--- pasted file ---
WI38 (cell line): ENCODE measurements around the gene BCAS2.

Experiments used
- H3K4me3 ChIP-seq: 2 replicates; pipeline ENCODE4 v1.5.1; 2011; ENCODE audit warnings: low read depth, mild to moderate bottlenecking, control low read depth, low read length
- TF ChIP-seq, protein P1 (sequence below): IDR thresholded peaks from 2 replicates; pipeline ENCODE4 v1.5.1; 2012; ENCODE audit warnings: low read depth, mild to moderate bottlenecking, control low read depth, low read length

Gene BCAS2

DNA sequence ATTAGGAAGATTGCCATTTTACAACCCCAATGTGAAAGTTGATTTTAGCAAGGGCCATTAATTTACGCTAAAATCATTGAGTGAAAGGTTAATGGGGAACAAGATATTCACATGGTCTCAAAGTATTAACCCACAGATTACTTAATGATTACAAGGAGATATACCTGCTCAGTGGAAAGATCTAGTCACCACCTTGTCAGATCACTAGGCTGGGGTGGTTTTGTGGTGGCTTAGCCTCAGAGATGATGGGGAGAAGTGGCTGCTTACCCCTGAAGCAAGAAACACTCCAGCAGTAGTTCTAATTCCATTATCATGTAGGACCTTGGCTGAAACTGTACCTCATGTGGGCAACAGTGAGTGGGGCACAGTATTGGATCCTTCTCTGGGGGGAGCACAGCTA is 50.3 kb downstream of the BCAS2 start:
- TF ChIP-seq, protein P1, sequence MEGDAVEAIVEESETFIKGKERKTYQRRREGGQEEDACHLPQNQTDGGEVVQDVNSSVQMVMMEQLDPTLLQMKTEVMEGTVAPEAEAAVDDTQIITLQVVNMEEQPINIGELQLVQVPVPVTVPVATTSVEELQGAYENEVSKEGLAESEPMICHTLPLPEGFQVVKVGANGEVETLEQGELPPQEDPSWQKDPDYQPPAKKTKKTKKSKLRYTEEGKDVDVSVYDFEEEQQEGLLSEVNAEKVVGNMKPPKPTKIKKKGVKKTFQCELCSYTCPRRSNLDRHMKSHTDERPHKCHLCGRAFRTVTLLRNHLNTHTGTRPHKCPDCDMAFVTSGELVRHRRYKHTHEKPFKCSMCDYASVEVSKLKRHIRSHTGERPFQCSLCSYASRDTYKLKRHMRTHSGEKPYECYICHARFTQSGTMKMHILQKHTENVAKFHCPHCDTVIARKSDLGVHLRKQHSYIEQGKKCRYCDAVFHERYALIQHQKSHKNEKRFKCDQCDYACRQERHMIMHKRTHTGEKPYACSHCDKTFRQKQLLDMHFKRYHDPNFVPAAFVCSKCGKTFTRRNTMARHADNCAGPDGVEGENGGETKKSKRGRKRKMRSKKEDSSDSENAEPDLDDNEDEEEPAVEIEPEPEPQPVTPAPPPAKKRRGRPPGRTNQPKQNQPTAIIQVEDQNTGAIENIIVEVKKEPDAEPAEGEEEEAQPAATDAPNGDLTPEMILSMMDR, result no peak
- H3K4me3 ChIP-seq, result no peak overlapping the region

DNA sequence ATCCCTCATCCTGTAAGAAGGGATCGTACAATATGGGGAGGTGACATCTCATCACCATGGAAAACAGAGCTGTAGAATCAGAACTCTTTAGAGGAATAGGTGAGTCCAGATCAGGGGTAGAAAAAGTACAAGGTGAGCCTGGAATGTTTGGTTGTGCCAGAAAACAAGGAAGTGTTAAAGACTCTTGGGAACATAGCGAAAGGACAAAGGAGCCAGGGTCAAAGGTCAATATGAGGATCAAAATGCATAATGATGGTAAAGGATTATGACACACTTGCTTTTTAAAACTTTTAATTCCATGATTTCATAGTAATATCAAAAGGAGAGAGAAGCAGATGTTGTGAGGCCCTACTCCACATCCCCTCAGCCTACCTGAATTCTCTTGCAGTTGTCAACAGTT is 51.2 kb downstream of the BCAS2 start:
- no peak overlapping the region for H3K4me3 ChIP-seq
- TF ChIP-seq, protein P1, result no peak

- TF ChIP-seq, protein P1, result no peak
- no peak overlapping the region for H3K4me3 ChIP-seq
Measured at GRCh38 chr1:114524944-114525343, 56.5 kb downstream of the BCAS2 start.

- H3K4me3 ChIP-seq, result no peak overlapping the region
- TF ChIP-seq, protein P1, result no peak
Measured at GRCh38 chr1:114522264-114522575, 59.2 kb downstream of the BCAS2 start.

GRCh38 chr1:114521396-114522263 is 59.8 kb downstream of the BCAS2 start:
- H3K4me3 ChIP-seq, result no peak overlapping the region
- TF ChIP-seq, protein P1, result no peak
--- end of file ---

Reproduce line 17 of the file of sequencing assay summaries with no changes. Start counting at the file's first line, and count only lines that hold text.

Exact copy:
Measured at GRCh38 chr1:114522264-114522575, 59.2 kb downstream of the BCAS2 start.